SeaBIOS can read several configuration items at runtime. On coreboot the configuration comes from files located in CBFS. When SeaBIOS runs natively on QEMU the files are passed from QEMU via the fw_cfg interface.
This page documents the user visible configuration and control features that SeaBIOS supports.
On coreboot, when scanning files in CBFS, any filename that ends with a ".lzma" suffix will be treated as a raw file that is compressed with the lzma compression algorithm. This works for option ROMs, configuration files, floppy images, etc. . (This feature should not be used with embedded payloads - to compress payloads, use the standard section based compression algorithm that is built into the payload specification.)
For example, the file pci1106,3344.rom.lzma would be treated the same as pci1106,3344.rom, but will be automatically uncompressed when accessed.
A file is typically compressed with the lzma compression command line tool. For example:
lzma -zc /path/to/somefile.bin > somefile.bin.lzma
However, some recent versions of lzma no longer supply an uncompressed file size in the lzma header. (They instead populate the field with zero.) Unfortunately, SeaBIOS requires the uncompressed file size, so it may be necessary to use a different version of the lzma tool.
It is possible to create the equivalent of "symbolic links" so that one file's content appears under another name. To do this, create a links file with one line per link and each line having the format of "linkname" and "destname" separated by a space character. For example, the links file may look like:
pci1234,1000.rom somerom.rom pci1234,1001.rom somerom.rom pci1234,1002.rom somerom.rom
The above example would cause SeaBIOS to treat "pci1234,1000.rom" or "pci1234,1001.rom" as files with the same content as the file "somerom.rom".
SeaBIOS will scan all of the PCI devices in the target machine for option ROMs on PCI devices. It recognizes option ROMs in files that have the form pciVVVV,DDDD.rom. The VVVV,DDDD should correspond to the PCI vendor and device id of a device in the machine. If a given file is found then SeaBIOS will deploy the file instead of attempting to extract an option ROM from the device. In addition to supplying option ROMs for on-board devices that do not store their own ROMs, this mechanism may be used to prevent a ROM on a specific device from running.
SeaBIOS always deploys the VGA rom associated with the active VGA device before any other ROMs.
In addition, SeaBIOS will also run any file in the directory vgaroms/ as a VGA option ROM not specific to a device and files in genroms/ as a generic option ROM not specific to a device. The ROMS in vgaroms/ are run immediately after running the option ROM associated with the primary VGA device (if any were found), and the genroms/ ROMs are run after all other PCI ROMs are run.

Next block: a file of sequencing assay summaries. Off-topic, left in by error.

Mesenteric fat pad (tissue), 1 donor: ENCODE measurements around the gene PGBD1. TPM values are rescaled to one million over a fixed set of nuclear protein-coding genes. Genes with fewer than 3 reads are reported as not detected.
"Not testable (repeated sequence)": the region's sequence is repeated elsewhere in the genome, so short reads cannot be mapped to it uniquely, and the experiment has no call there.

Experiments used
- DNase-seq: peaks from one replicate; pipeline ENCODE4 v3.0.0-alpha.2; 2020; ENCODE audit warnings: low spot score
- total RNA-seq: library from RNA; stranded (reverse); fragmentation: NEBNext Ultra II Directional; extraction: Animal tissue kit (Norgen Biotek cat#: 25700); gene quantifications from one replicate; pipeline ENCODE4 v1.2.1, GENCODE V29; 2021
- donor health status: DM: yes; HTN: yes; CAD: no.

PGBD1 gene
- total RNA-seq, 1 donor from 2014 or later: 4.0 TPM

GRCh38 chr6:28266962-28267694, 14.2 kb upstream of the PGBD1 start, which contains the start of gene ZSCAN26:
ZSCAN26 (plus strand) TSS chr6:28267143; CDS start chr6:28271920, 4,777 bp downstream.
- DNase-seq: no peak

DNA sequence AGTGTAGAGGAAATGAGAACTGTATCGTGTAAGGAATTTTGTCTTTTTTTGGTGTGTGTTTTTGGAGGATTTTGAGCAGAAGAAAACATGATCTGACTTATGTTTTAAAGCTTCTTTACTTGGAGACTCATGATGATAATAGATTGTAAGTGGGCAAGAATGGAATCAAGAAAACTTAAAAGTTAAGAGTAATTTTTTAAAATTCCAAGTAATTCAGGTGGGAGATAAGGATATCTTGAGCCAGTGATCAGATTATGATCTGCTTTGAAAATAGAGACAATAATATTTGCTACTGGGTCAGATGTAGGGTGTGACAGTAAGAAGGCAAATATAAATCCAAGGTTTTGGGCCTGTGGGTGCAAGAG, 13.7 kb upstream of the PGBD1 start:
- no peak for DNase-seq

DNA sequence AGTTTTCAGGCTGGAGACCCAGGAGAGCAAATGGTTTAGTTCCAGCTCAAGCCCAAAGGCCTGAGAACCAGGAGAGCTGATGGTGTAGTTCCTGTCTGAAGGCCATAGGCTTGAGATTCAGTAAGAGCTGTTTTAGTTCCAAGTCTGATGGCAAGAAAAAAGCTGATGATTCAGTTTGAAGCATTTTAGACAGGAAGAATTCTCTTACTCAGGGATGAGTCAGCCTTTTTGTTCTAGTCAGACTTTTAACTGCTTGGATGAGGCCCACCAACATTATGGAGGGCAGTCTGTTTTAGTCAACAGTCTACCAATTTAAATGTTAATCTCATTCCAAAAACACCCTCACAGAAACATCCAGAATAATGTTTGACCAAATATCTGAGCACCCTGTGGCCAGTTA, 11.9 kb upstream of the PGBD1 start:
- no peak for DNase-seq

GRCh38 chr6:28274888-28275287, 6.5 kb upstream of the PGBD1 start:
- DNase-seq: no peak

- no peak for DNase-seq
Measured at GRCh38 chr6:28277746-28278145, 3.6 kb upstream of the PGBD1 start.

The size of the image determines the video mode to use for showing the image. Make sure the dimensions of the image exactly correspond to an available video mode (eg, 640x480, or 1024x768), otherwise it will not be displayed.
SeaBIOS will show the image during the wait for the boot menu (if the boot menu has been disabled, users will not see the image). The image should probably have "Press ESC for boot menu" embedded in it so users know they can enter the normal SeaBIOS boot menu. By default, the boot menu prompt (and thus graphical image) is shown for 2.5 seconds. This can be customized via a configuration parameter.
The JPEG viewer in SeaBIOS uses a simplified decoding algorithm. It supports most common JPEGs, but does not support all possible formats. Please see the trouble reporting section if a valid image isn't displayed properly.
On coreboot, SeaBIOS will treat all files found in the img/ directory as a coreboot payload. Each payload file will be available for boot, and one can select from the available payloads in the bootmenu. SeaBIOS supports both uncompressed and lzma compressed payloads.
It is possible to embed an image of a floppy into a file. SeaBIOS can then boot from and redirect floppy BIOS calls to the image. This is mainly useful for legacy software (such as DOS utilities). To use this feature, place a floppy image into the directory floppyimg/.
Using LZMA file compression with the .lzma file suffix is a useful way to reduce the file size. Several floppy formats are available: 360K, 1.2MB, 720K, 1.44MB, 2.88MB, 160K, 180K, 320K.
The floppy image will appear as writable to the system, however all writes are discarded on reboot.
When using this system, SeaBIOS reserves high-memory to store the floppy. The reserved memory is then no longer available for OS use, so this feature should only be used when needed.
Configuring boot order
The bootorder file may be used to configure the boot up order. The file should be ASCII text and contain one line per boot method. The description of each boot method follows an Open Firmware device path format. SeaBIOS will attempt to boot from each item in the file - first line of the file first.
The easiest way to find the available boot methods is to look for "Searching bootorder for" in the SeaBIOS debug output. For example, one may see lines similar to: